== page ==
Other early adopters of the paper banknote include Afghanistan and Tibet. Thanks to travelers like Marco Polo and William of Rubruck, who spread the word of their experiences in foreign lands, paper banknotes were later adopted in Europe. The first notes used in Europe were actually issued by North American governments, which used them to buy European goods.
International trade of this kind was made significantly simpler with the advent of digital money. This occurred during the second half of the 20th century when computer technology had become sophisticated enough to allow money to be represented in digital form. By 1990, all money transferred between the central and commercial banks in the U.S. was digital.
This allowed for significantly faster, more efficient, and more flexible payments and paved the way for a new generation of international trade. Going into the 2000s, the majority of money existed digitally in bank databases, and around a decade later, between 20% and 58% of all transactions were digital, depending on the country.
Long-time cryptocurrency fans will know the significance of 2009 when Bitcoin — the world’s first cryptocurrency — made its official public debut. Its creator, Satoshi Nakamoto, designed it to be an alternative to fiat currencies, which solved many of the problems that Nakamoto recognized in traditional currencies and banking systems.
Bitcoin popularized not only digital currencies, but also decentralization, which took the power and control away from governments and other central entities, and blockchain technology with cryptographic security. Today, there are more than 12,000 cryptocurrencies in existence — all of which are built upon the foundations laid by Bitcoin.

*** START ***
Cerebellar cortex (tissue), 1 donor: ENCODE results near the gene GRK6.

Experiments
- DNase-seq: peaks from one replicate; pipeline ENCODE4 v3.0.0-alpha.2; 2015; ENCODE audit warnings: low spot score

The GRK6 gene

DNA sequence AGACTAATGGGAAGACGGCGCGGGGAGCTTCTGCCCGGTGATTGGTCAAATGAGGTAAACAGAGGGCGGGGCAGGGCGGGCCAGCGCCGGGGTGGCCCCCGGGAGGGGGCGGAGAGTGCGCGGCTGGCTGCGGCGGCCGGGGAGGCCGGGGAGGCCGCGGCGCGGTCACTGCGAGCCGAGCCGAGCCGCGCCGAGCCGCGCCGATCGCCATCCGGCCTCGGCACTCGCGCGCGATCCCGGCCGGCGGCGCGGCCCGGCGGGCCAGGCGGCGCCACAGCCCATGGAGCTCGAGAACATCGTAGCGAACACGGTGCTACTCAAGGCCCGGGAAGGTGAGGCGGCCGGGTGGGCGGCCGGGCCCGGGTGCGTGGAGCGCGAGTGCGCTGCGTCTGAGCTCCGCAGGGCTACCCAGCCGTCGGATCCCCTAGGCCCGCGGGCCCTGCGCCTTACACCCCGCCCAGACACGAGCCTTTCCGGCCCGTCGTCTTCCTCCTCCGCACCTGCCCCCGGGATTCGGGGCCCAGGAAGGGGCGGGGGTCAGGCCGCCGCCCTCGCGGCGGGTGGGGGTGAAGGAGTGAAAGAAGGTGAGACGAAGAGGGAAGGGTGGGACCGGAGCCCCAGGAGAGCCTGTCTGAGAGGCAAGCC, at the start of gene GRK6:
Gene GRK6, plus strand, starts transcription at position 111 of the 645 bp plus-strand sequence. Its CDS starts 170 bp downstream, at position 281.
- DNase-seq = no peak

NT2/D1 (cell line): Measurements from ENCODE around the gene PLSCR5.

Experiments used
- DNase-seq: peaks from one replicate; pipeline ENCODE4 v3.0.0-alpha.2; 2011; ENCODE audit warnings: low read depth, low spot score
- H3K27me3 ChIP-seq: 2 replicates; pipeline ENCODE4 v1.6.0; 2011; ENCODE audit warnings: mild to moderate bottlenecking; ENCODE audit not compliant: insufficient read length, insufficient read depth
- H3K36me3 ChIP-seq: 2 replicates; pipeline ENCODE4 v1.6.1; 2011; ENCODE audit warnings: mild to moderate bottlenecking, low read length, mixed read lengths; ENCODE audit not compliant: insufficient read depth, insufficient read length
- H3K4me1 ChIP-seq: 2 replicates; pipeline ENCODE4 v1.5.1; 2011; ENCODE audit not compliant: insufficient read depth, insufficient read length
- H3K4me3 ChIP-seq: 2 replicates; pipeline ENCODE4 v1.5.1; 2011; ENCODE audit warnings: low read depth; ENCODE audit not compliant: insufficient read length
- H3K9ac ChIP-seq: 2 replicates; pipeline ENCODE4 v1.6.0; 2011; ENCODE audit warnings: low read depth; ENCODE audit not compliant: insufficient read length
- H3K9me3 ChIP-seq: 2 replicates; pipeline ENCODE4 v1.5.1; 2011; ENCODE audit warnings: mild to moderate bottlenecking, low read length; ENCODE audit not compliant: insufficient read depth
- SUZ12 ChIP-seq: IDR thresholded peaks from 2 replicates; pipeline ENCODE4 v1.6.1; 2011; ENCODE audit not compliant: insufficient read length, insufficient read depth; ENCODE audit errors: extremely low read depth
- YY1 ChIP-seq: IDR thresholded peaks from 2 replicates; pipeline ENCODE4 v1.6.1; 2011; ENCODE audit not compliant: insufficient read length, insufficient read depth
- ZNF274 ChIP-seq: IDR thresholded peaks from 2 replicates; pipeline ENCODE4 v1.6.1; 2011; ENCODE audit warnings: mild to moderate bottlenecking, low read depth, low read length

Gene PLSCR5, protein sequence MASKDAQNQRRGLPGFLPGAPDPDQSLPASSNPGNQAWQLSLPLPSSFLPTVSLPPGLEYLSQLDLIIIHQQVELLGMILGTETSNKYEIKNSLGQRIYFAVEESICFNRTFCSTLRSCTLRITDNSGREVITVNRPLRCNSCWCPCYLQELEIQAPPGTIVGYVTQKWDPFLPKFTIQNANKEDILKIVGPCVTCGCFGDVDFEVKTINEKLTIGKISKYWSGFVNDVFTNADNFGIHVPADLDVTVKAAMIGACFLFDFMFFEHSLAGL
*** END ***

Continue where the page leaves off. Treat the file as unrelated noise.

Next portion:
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13 years on, Bitcoin is accepted by more than 15,000 merchants, including some of the world’s biggest brands like AT&T, Microsoft, Twitch, and Wikipedia. It perhaps isn’t as widespread as its creator hoped it would be by now, but adoption is certainly on the up. Furthermore, Bitcoin is by far the most valuable cryptocurrency in the world.
It’s still too early to tell whether cryptocurrencies will ever be as widespread as traditional currencies, but they’re certainly not going anywhere for the foreseeable future.
Cryptocurrency has a number of advantages over traditional fiat currencies. It is near impossible to counterfeit, more flexible, and more affordable for international transactions. In most cases, it is also completely decentralized and free from regulation.
An unregulated cryptocurrency industry has lots of advantages, but some experts have warned that because of how valuable it has become, it has the potential to cause significant macroeconomic consequences if it is mismanaged.
Using digital alternatives to coins and notes is not only more convenient, but in most cases it is faster, safer, and more flexible.
Cryptocurrency certainly has its advantages, but there are disadvantages, too. So, while using cryptocurrency is better in some scenarios — like transferring money between different countries — it is worse in others, like when you want to buy goods and services from merchants and providers that do not accept cryptocurrency.
This article is intended to provide generalized information designed to educate a broad segment of the public; it does not give personalized investment, legal, or other business and professional advice. Before taking any action, you should always consult with your own financial, legal, tax, investment, or other professional for advice on matters that affect you and/or your business.